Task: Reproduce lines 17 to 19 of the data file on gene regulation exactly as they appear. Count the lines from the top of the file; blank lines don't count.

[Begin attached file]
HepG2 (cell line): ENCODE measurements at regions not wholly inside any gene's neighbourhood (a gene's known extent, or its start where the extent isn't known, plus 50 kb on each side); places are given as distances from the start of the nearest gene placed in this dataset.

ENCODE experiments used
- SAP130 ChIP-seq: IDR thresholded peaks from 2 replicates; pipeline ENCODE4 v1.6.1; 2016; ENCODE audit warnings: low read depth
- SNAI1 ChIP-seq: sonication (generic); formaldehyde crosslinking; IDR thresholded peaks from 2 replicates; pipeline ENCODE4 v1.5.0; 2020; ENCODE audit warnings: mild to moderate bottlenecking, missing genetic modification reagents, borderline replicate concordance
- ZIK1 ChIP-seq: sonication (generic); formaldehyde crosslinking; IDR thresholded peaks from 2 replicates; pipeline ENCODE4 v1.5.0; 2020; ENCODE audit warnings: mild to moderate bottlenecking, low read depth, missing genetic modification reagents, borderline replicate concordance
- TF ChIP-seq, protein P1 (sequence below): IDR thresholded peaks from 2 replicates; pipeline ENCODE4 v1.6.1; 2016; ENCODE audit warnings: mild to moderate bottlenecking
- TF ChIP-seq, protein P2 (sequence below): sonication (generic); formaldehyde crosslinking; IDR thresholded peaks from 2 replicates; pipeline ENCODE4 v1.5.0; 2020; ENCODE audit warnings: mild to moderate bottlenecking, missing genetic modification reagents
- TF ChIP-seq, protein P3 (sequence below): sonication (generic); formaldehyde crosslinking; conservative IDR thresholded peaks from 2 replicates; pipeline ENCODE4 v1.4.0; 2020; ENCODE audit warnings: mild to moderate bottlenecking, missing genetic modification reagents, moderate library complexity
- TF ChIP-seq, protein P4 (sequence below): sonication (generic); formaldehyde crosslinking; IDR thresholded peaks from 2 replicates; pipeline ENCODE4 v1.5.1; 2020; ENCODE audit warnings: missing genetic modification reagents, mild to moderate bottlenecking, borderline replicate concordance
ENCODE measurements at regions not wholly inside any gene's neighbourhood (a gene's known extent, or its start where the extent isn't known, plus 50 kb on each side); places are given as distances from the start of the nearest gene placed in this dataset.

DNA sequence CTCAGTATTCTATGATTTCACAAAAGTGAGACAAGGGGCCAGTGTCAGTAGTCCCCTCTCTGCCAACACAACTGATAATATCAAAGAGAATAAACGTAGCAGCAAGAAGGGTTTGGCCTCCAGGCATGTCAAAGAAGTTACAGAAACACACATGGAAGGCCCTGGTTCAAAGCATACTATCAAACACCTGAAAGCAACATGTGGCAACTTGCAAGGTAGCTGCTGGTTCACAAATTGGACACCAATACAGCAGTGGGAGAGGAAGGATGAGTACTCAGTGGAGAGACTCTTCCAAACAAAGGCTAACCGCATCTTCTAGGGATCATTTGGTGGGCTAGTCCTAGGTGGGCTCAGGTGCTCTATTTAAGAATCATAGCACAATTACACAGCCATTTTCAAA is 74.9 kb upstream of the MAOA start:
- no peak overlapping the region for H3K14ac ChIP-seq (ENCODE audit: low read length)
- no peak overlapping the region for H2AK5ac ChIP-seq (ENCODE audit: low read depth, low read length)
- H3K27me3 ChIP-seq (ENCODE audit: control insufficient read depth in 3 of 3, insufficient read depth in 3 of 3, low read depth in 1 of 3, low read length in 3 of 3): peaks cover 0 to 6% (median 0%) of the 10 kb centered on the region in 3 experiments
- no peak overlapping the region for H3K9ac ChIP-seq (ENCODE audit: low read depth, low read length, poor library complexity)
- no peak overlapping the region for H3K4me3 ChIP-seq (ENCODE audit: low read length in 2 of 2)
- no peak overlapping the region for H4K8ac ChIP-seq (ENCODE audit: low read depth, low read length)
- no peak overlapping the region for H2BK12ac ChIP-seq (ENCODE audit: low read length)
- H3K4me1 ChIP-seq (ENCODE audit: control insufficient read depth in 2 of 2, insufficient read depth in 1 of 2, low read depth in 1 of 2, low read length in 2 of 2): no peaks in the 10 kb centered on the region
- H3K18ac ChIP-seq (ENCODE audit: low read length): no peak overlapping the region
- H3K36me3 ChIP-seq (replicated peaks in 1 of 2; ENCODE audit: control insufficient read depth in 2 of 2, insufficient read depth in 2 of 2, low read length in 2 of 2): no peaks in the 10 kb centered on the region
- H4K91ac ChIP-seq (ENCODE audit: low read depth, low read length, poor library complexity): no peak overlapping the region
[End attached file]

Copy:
- no peak overlapping the region for H4K8ac ChIP-seq (ENCODE audit: low read depth, low read length)
- no peak overlapping the region for H2BK12ac ChIP-seq (ENCODE audit: low read length)
- H3K4me1 ChIP-seq (ENCODE audit: control insufficient read depth in 2 of 2, insufficient read depth in 1 of 2, low read depth in 1 of 2, low read length in 2 of 2): no peaks in the 10 kb centered on the region